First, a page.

Knee-length to moderate-mini, depending on the wearer’s height, and with a 3″ hem allowance. Perfect. Just my size! Never fails . . . . . . . . . . . . . . . . . . . . . . . . . . . . ..
Here’s a very special woven wool jumper dress with big shell buttons. Although I have it pinned since it’s a little too teeny for Madge, you see how much difference a little change in one’s figure could make in the fit!
It’s really cut for a petite woman, maybe slightly under average height. But, a couple more inches here and there and VAVOOM! Unfortunately, a shade too much on the petite side for me and no Vavoom, so I sold it before Stella joined me and it would have fitted her well!
Dresses like this were super popular right around 1960 and might have been worn with a turtleneck, but a blouse would have been more likely. I show it with this sweater just because the color matches so well.
The most outstanding feature of this design is the big abalone shell buttons asymmetrically closing the front. And, the hem-line is fairly long, especially on a shorter person. A sign of the times.
Definitely a sophisticated back-to-school or a career dress for some aspiring young woman!
MORGANA MARTIN, THE MAGICVINTAGESPY
BOOK: HOW TO FIND THE BEST IN VINTAGE FASHION – AVAILABLE ON AMAZON.COM
While we’re in a New Year mood, here’s a really special dress from, I believe, the 1950’s. It’s more or less a cocktail style, but could go to dinner and dancing, too.
Originally, it had nude netting on the front bodice and upper back, with skinny binding around the armhole area and the neckline. The purpose is to give a bare look, without the bare.
Very elegant but, unfortunately, the material had some small holes which could not be repaired. I could not locate material of the same type for a replacement, so I reluctantly removed it and restyled things a bit to make skinny straps instead. It works! Being versatile is an indispensable skill.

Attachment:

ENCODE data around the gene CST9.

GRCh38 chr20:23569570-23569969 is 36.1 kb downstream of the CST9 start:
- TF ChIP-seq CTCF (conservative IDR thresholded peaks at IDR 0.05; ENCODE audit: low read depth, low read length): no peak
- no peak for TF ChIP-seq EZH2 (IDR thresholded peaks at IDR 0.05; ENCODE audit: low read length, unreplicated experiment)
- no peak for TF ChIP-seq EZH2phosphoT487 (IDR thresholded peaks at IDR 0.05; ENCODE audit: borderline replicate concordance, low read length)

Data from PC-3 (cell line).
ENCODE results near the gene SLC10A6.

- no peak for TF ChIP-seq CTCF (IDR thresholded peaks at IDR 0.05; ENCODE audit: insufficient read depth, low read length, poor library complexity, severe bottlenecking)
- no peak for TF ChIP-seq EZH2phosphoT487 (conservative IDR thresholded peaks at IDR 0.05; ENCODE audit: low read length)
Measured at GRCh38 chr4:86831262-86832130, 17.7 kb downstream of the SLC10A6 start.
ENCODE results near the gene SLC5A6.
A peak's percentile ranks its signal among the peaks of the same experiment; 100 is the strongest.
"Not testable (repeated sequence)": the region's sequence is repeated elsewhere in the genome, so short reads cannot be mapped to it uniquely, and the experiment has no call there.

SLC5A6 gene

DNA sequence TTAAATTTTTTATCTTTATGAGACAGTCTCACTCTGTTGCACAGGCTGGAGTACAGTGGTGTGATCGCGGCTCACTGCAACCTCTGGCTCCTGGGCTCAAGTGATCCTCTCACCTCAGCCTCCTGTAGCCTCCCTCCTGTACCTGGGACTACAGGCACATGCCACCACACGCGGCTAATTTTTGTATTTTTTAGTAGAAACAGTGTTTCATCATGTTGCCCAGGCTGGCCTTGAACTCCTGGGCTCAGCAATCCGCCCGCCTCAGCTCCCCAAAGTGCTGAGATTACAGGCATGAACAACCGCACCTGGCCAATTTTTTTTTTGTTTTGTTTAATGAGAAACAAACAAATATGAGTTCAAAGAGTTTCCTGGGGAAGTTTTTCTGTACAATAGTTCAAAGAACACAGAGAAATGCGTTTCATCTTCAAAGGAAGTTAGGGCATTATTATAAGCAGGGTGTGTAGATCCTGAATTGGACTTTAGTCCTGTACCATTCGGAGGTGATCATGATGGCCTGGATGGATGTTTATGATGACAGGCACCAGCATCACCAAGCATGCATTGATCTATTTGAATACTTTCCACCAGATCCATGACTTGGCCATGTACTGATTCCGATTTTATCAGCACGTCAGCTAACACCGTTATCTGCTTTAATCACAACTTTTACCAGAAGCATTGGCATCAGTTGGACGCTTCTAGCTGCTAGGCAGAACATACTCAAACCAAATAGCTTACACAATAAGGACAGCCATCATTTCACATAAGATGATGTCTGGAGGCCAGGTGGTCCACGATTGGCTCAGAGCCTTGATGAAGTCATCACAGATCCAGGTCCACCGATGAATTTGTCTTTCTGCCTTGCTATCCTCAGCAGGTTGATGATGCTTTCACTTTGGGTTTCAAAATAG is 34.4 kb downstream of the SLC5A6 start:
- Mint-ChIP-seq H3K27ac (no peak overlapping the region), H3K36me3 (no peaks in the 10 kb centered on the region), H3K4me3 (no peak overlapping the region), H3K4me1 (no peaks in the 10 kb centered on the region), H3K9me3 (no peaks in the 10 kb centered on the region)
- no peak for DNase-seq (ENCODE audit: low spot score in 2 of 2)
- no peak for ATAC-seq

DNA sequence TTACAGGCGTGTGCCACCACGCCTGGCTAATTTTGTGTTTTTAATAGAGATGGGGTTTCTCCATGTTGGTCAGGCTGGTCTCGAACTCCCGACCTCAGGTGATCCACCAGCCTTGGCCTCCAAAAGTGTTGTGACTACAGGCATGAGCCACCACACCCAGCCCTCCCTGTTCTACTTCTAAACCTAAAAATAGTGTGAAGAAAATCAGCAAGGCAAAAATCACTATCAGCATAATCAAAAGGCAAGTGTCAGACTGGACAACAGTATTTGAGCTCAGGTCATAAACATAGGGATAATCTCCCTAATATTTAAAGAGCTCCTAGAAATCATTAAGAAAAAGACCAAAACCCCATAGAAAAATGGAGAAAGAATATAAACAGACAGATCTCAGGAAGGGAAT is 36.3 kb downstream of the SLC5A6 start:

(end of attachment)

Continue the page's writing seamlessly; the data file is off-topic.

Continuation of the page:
I love this dramatic pointy accent on the front! The fabric is also very elegant – probably a rayon that looks for all the world like silk shantung. And the hourglass shape!
Worthy of Peggy Lee any day . . . . . . . . . . . . . . .
This custom-tailored dress is really special for several reasons. The style and color are not unusual – a shaped sheath with back metal zipper in a lovely olive (not as grayish as the photo seems). BUT, the fabric (probably a rayon or blend) has interesting slubs and visible weave throughout. The most fascinating part, though is the cummerbund . . . . . .
it is not a machine-made trim that came from a sewing store. The treatment at the waist is completely hand-crocheted in fine thread and then was attached to the dress, probably while the person worked. It’s backed with cheesecloth to protect the attachment. Very carefully done – no wonder it has lasted so long.
One of the most fun aspects of my sleuthing is the original and astounding details found in many of the garments and accessories that I uncover. Love delightful surprises!
About 4 – 5 sizes too big for Stella, but it has to be shown on a model because of the swishy skirt and the way it drapes. Lace overlay was very popular in the Kennedy era and much more nicely-done than the cheap versions we’ve seen lately. The fabric is glossy substantial, and there are pearl bead accents sewn all over.
Another great part of the design is the way that the back swoops toward the waist. So, it’s not a drop-your-champagne-glass-when-you-see-it type of frock but it’s a lovely, classicaly-tailored garment that was worth collecting (and a design that is easy to alter!). .